Accusations and Official Charges Place Activists at Risk of Death Penalty
(Washington) - Members of two groups active in peaceful demonstrations following the disputed June presidential elections have been accused of - and in some cases formally charged with - crimes that carry the death penalty, Human Rights Watch said today.
Iranian authorities have filed charges of "being at enmity with God" against members of the Liberal Student and Alumni Association and have detained people working with the Committee of Human Rights Reporters and accused them of membership in an armed opposition group.
"The authorities should be working to ensure the rights and safety of citizens exercising their rights to gather peacefully," said Joe Stork, deputy Middle East director at Human Rights Watch. "Instead, they are preparing the groundwork to impose the harshest of punishments."
In the context of Iranian laws, the vaguely defined charge of "being at enmity with God" can be applied to membership in or support for an organization that seeks to overthrow the Islamic Republic. High-ranking clerical members of the government have accused opposition groups of fueling the ongoing unrest and of "sedition."
On January 1, Ayatollah Seyyed Yousef Tabatabaee Nejad, the Friday prayer leader of the city of Esfehan and a member of the Assembly of Experts (an elected body charged with selecting the Supreme Leader), claimed that demonstrators were taking orders from the Mujahedin-e Khalq organization. Mujahedin-e Khalq is an Iraq-based opposition group that has previously taken up arms against the Iranian government.
Authorities have accused both the Liberal Student and Alumni Association and the Committee of Human Rights Reporters of ties to the Mujahedin-e Khalq. Neither Ayatollah Tabatabaee Nejad nor other authorities have furnished any proof to support his accusation.
The Liberal Student and Alumni Association (LSSA), a four-year-old campus group, has been active in peaceful demonstrations following the disputed presidential election in June.
On November 19, 2009, security forces arrested seven members of the group as they were leaving a meeting at the home of Ehsan Dolatshah. Four have since been released on bail, but Mehrdad Bozorg, Dolatshah, and Sina Shokohi remain in detention. The authorities have charged Bozorg and Dolatshah with "being at enmity with God" for their alleged affiliation with Mojahedin-e Khalq. On December 24, state-run television broadcast the two men "confessing" to having ties to Mojahedin-e Khalq. They have not had access to lawyers and are awaiting trial.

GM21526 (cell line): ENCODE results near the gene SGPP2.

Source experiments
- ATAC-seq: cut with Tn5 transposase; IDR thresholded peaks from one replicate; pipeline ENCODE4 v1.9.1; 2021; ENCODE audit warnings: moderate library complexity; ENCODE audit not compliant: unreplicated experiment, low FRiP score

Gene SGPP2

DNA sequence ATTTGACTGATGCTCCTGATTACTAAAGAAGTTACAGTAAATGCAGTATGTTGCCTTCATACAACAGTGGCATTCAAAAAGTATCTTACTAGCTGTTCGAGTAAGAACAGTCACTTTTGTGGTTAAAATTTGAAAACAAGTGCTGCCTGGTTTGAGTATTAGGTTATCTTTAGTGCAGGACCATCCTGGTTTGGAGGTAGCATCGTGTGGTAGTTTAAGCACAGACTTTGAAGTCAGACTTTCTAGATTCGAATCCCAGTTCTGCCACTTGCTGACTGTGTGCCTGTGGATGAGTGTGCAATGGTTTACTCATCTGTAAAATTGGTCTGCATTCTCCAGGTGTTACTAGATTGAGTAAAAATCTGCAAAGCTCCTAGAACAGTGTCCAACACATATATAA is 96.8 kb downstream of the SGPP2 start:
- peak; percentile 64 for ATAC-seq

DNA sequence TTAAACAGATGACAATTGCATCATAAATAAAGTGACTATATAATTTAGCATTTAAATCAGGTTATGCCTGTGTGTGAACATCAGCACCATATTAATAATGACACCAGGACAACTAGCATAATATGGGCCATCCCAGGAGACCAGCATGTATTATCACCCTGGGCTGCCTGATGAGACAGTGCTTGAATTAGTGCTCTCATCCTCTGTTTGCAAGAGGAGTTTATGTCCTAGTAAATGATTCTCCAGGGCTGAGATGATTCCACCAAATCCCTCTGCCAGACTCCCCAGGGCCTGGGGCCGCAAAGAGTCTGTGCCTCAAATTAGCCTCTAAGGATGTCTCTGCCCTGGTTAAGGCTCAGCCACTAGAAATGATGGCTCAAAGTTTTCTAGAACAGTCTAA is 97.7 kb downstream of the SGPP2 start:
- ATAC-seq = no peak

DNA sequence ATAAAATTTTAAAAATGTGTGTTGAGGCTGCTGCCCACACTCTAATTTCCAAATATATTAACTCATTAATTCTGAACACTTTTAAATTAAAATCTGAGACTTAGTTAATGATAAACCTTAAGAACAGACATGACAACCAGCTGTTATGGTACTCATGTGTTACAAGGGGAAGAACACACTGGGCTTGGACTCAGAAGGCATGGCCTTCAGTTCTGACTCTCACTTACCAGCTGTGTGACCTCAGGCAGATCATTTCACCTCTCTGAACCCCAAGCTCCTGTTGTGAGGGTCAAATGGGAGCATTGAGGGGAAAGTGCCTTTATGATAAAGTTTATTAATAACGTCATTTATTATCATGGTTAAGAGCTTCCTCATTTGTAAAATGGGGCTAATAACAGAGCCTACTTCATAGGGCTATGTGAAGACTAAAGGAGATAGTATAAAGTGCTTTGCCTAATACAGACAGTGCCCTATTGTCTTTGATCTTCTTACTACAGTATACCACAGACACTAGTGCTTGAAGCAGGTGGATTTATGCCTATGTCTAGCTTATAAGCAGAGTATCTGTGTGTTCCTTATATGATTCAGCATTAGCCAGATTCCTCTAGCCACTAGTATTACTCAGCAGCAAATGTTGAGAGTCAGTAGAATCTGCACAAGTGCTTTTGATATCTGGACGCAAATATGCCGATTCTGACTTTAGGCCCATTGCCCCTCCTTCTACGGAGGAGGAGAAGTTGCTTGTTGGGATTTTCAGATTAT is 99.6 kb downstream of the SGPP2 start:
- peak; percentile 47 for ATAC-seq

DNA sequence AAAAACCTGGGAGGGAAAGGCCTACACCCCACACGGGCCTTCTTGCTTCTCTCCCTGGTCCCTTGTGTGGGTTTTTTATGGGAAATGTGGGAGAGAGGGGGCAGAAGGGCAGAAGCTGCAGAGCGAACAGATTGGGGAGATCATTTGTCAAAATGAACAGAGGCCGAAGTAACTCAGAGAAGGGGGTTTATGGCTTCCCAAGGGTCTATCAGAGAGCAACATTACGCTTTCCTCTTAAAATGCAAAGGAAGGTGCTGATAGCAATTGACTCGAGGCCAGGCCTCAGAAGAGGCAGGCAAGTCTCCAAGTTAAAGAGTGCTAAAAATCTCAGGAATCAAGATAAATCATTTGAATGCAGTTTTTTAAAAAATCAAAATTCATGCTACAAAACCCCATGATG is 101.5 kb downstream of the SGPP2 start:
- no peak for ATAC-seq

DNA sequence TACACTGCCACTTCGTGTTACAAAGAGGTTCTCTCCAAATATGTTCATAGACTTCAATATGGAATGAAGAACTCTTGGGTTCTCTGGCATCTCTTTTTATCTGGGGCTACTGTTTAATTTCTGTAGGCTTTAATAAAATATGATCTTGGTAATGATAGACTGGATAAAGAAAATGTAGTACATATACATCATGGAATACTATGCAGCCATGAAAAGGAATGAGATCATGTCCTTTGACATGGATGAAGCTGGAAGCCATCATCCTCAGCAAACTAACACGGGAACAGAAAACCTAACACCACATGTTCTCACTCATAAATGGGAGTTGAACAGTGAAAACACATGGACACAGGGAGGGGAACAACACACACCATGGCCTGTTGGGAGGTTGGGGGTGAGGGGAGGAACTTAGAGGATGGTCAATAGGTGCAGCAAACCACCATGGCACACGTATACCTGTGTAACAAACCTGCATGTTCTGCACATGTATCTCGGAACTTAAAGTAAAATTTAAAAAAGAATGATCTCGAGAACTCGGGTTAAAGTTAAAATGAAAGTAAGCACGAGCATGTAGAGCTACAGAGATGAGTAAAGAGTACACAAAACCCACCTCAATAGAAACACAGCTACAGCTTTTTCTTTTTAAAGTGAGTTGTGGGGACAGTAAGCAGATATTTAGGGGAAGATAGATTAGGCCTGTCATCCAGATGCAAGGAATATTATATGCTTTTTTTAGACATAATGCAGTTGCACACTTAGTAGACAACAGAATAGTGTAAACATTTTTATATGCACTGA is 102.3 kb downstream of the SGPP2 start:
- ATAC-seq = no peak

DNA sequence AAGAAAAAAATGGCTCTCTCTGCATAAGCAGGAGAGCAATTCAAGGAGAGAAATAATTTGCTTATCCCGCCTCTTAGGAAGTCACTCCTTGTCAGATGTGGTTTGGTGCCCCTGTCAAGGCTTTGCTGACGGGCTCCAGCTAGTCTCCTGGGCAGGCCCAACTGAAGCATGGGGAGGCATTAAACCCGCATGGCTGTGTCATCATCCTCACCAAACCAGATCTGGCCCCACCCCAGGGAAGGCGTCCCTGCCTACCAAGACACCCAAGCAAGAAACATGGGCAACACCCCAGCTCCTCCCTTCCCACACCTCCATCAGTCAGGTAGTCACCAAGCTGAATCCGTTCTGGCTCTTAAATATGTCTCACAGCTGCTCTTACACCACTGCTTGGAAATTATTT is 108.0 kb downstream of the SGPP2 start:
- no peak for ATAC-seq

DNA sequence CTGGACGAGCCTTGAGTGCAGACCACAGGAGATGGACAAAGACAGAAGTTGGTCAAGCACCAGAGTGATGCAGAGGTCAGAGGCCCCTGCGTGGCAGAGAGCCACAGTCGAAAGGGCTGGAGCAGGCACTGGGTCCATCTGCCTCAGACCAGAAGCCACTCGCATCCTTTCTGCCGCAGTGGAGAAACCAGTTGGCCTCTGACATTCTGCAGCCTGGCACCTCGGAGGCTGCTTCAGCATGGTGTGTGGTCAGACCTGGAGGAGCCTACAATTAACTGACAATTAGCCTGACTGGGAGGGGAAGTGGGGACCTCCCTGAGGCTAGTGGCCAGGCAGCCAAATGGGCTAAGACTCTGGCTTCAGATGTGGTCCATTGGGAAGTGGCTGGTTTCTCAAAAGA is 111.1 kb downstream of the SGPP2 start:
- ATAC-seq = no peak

Saeed Ghaseminejad, a spokesperson for the group, told Human Rights Watch that the two men's statements were obtained under severe physical duress. The group's website says that other members who were released have reported physical abuse at the hands of their interrogators and that those who remain in detention suffered particularly harsh treatment.
A member of the Committee of Human Rights Reporters (CHRR) who spoke with Human Rights Watch said that interrogators at Evin Prison in Teheran have threatened to bring similar charges against members of that group. The Committee consists of independent activists who have been monitoring human rights violations in Iran for nearly five years. They have also been peaceful participants in demonstrations following the elections.
On the evening of December 20, security forces in Enqelab Square in Tehran arrested Shiva Nazar Ahari, Koohyar Goodarzi, and Saeed Haeri, all members of the group. The three were on a bus about to leave for Qom, where they had planned to attend the funeral of Grand Ayatollah Montazeri. A member of the group told Human Rights Watch that an interrogator known to the group by the name of "Alavi" boarded the bus and read their names from a list, after which security forces detained the three. On January 2, two other members of the group, Parisa Kakai and Mehrdad Rahimi, were arrested when they responded to a summons to report to the Intelligence Ministry in Teheran.
Authorities are also holding in Evin Prison two other members of the group detained since December 1, Saeed Kalanaki and Saeed Jalalifar. None of the detainees have been allowed access to lawyers or have been formally charged.
A member of the group who spoke to Human Rights Watch said that on December 29, interrogator "Alavi" directed Ahari, Kalanaki, and Jalalifar to ask members of the group to shut down the group's website. The person said that "Alavi" himself got on the phone to threaten the group with "severe consequences" if they did not obey and accused the group of links with Mujahedin-e Khalq.
Members report that detainees from the group face severe pressure to confess falsely to having links with Mojahedin-e Khalq. The group denies having any connection to that organization.
"Peaceful protesters should be free, not in jail facing harsh penalties," Stork said. "If authorities have credible evidence that anyone has engaged in violence, let them prove it in fair and open trials."